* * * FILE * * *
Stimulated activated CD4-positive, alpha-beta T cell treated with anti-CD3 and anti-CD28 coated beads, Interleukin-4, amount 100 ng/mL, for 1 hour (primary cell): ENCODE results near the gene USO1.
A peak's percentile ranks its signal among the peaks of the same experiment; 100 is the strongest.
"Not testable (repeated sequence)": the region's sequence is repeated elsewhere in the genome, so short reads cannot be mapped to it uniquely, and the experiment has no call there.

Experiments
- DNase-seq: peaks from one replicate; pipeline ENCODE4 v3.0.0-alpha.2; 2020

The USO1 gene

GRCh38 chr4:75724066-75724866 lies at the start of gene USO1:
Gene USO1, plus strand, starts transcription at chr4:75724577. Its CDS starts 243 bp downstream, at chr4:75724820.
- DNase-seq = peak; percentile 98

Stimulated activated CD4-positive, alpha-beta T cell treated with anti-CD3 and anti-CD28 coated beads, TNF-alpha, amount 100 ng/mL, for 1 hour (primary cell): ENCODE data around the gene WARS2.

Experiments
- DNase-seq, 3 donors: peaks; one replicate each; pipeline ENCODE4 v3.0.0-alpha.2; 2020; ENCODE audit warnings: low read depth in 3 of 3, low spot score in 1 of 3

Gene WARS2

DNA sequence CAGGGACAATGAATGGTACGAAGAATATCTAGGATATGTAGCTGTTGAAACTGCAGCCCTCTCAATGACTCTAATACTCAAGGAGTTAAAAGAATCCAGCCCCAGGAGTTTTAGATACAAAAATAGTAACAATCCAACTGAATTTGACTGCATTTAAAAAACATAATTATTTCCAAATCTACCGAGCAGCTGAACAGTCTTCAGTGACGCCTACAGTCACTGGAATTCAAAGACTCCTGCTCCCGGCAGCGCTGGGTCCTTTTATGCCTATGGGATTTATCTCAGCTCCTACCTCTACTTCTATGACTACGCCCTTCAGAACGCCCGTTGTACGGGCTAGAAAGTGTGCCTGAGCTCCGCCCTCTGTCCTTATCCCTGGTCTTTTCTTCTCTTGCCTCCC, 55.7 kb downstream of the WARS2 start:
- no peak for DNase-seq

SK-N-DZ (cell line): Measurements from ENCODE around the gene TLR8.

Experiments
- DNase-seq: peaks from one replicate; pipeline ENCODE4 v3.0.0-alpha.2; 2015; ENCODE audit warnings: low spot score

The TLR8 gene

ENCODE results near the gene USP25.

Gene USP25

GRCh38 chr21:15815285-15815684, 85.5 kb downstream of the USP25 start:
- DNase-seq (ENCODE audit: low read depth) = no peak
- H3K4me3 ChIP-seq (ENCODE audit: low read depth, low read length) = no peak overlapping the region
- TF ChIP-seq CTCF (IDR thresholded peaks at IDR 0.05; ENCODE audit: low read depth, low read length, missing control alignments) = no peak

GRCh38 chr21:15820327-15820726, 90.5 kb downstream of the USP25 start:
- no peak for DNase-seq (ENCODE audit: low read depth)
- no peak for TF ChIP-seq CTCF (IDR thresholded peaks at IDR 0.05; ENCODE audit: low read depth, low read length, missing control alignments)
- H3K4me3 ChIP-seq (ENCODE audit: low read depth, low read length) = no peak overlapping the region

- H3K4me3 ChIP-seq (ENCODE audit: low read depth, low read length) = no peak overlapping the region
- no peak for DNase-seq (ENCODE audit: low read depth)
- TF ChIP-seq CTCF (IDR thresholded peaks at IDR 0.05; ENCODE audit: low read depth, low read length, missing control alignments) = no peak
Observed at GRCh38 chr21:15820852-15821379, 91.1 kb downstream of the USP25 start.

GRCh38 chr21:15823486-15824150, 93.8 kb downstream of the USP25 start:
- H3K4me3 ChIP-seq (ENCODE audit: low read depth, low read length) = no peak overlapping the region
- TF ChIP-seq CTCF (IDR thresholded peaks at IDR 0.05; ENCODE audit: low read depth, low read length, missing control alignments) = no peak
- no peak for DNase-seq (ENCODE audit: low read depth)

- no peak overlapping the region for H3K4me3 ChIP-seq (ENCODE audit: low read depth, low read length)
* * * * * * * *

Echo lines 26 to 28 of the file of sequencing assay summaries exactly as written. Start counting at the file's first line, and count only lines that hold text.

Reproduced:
GRCh38 chr21:15820327-15820726, 90.5 kb downstream of the USP25 start:
- no peak for DNase-seq (ENCODE audit: low read depth)
- no peak for TF ChIP-seq CTCF (IDR thresholded peaks at IDR 0.05; ENCODE audit: low read depth, low read length, missing control alignments)